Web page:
Brief Analysis for March’22
On YoY basis, total vehicle retail for the month of March’22 decreases by -3% and -30% when compared to March’20 (the month when all India lockdown was announced).
On YoY basis, 3W and CV were up by 27% and 15%. 2W, PV and Tractors fell by -4%, -5% and -8% respectively.
Bharat is clearly not showing any sign of recovery as both 2W and Tractors continue to sell less.
Despite demand from PV remaining strong, supply crunch due to various global phenomenon (Russia – Ukraine war and China lockdown) restricts customers from purchasing their favourite vehicle.
CVs continue to record double digit growth when compared to last year even though the ride to pre-covid levels is still an uphill task.
Brief Analysis for FY’22
For full FY’22, total vehicle retail increased by 7% YoY but fell by -25% when compared to FY’20 which was largely a pre-covid year.
Except Tractors, which fell by -1%, all other categories like 2W, 3W, PV and CV grew by 4%, 50%, 14% and 45% YoY respectively.
The year was no different when compared to the month of March as Tractors and 2W (with low single digit growth) which largely represent Bharat underperformed thus giving signals of stress which continues to prevail in that specific market.
Already snarled by supply bottlenecks, persistent high inflation and tightening financial conditions, the global economy is being dragged to the edge of a cliff.
The recent challenges in the rural economy, however, are due to the devastation caused by the second wave in April-June. Workers who returned to their villages from urban areas are yet to go back to their jobs.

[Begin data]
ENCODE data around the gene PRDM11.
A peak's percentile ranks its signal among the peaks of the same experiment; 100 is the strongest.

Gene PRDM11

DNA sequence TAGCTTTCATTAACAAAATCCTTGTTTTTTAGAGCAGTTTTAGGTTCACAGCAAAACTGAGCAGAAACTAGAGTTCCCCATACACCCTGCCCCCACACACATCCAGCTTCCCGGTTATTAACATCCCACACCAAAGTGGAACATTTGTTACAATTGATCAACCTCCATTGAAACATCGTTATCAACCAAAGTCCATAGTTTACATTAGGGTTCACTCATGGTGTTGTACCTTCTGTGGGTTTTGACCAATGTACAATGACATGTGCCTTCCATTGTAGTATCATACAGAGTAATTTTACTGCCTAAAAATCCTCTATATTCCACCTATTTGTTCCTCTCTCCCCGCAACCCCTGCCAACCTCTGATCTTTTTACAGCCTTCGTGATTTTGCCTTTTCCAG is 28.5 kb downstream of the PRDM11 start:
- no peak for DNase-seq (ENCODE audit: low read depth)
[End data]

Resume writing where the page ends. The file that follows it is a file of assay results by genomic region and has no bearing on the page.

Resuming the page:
PV segment for the entire year saw high demand with low supplies due to the semi-conductor shortage.
3W segment is witnessing a shrinking market. A tactical shift from ICE to EV is also visible as 45% 3W market is now driven by EVs.
International crude prices crossed US$ 100 mark for the first time since 2014. This resulted in petrol / diesel prices skyrocket thus negatively impacting consumer confidence.
The Federation of Automobile Dealers Associations (FADA) released Vehicle Retail Data for March’22 and Financial Year 21-22.
Commenting on how March’22 performed, FADA President, Mr. Vinkesh Gulati said, “Indian Auto Industry during March tried its best to be at par YoY but fell short by - 3% and -30% when compared to March’20 (a month which saw BS4 to BS6 transition).
The 2W segment which was already a non-performer due to rural distress, saw further dampening due to rise in vehicle ownership cost coupled with rising fuel cost. I once again urge all 2W OEMs to introduce special schemes to uplift the morale of this segment to boost sales.
The 3W segment was witnessing a shrinkage in market size due to permit issues, educational institutions being closed and work from home phenomenon. With India now completely opening up, the segment is seeing strong double digit growth when compared to YoY. EVs are now contributing 45% + market share in this segment. There is also good demand for load vehicles from captive customers.
PV’s continues to see high demand and long waiting period as semi-conductor availability still remains a challenge even though supplies slightly improved from previous month. The Russia-Ukraine war and China lockdown will further dent supplies and hence press brakes on vehicle availability thus making waiting period more frustrating for customers.
CV’s continues to inch forward even though full recovery from FY’20 perspective is still away. Sentiment for the segment remain positive as Government’s infra push coupled with replacement demand is driving sales.”